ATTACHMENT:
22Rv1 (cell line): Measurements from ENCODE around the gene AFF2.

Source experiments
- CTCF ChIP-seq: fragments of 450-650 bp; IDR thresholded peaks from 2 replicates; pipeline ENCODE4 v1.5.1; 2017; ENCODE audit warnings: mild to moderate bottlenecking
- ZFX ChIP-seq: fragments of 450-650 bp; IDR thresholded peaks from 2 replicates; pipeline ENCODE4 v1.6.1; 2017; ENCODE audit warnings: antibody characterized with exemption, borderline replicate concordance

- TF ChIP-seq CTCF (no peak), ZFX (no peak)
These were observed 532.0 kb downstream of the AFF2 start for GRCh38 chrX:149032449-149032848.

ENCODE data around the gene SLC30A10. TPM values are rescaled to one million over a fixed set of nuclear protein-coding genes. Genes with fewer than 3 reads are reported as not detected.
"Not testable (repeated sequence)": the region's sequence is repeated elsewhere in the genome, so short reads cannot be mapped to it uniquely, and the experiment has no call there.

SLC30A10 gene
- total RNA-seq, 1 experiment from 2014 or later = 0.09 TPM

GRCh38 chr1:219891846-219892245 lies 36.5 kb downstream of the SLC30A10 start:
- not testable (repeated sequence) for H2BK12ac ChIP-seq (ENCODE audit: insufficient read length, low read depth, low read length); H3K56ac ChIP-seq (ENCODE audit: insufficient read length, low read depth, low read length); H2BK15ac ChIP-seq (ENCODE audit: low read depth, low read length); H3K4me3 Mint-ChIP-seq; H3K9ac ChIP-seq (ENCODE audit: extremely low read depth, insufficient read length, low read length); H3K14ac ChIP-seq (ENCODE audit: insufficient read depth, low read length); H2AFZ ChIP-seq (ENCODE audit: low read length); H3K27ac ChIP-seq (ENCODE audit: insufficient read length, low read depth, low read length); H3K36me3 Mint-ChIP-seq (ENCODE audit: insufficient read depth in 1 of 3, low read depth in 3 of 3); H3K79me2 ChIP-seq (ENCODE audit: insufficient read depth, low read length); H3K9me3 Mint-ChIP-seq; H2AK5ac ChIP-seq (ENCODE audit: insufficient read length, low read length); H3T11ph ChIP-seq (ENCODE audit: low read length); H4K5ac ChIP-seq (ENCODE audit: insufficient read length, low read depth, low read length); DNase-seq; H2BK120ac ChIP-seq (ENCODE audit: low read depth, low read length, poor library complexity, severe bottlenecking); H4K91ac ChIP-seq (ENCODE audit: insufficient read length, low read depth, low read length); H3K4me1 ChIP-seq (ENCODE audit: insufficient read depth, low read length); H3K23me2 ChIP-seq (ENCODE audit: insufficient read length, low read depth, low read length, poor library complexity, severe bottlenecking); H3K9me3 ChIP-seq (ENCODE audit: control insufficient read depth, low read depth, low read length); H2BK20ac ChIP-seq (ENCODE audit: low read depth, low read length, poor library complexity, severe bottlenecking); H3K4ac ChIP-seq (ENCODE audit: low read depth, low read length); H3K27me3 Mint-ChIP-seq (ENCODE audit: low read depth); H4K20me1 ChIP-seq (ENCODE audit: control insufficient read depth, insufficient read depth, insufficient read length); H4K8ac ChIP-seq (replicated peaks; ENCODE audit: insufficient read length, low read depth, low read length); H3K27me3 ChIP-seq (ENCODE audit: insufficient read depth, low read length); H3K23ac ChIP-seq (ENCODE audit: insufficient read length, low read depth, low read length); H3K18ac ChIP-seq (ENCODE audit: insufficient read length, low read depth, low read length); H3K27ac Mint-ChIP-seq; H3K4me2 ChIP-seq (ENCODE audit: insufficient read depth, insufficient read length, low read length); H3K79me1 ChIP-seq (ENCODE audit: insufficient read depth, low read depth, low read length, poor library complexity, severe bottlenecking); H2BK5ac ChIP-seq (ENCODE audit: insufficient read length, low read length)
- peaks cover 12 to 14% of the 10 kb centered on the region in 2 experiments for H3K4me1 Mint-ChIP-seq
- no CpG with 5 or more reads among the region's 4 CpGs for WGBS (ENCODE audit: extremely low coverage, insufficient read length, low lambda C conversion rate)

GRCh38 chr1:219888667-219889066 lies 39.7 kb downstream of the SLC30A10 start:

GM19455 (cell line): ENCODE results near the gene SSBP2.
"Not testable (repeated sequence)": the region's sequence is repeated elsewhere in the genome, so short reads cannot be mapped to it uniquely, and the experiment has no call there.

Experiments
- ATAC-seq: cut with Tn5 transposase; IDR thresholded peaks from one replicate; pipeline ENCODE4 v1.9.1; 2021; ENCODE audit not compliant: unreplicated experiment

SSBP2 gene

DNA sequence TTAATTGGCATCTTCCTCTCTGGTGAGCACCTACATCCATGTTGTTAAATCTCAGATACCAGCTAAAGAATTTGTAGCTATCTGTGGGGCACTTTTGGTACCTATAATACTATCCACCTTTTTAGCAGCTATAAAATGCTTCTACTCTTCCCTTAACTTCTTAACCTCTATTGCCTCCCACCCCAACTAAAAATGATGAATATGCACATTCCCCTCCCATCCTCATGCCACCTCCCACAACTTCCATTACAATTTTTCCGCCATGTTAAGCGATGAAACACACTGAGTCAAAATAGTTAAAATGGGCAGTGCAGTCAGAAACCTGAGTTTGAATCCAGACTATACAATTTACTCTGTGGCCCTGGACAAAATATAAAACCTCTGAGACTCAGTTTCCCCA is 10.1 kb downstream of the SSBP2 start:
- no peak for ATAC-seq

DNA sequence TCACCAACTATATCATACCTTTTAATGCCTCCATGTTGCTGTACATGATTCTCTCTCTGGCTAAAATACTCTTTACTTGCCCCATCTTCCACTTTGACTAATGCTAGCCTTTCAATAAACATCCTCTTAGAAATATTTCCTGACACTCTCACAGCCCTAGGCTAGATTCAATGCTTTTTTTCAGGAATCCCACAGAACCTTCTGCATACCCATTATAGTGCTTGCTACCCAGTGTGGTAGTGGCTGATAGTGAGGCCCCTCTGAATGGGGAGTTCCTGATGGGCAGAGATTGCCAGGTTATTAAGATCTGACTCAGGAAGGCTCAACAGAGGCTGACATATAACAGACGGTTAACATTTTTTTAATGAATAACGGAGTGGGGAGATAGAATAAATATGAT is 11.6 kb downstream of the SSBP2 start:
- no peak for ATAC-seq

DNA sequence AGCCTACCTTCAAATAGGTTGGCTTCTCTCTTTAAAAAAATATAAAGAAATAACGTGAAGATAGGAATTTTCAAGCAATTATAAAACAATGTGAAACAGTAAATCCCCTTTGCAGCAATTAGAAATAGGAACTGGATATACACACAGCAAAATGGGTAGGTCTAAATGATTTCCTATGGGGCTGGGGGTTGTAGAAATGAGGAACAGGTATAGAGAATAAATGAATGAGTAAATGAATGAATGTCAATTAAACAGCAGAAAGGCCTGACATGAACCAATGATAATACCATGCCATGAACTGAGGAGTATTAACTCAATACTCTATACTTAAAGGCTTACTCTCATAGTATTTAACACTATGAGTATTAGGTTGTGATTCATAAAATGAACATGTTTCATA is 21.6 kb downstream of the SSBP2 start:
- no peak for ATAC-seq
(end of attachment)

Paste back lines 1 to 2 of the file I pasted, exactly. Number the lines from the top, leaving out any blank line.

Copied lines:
22Rv1 (cell line): Measurements from ENCODE around the gene AFF2.

Source experiments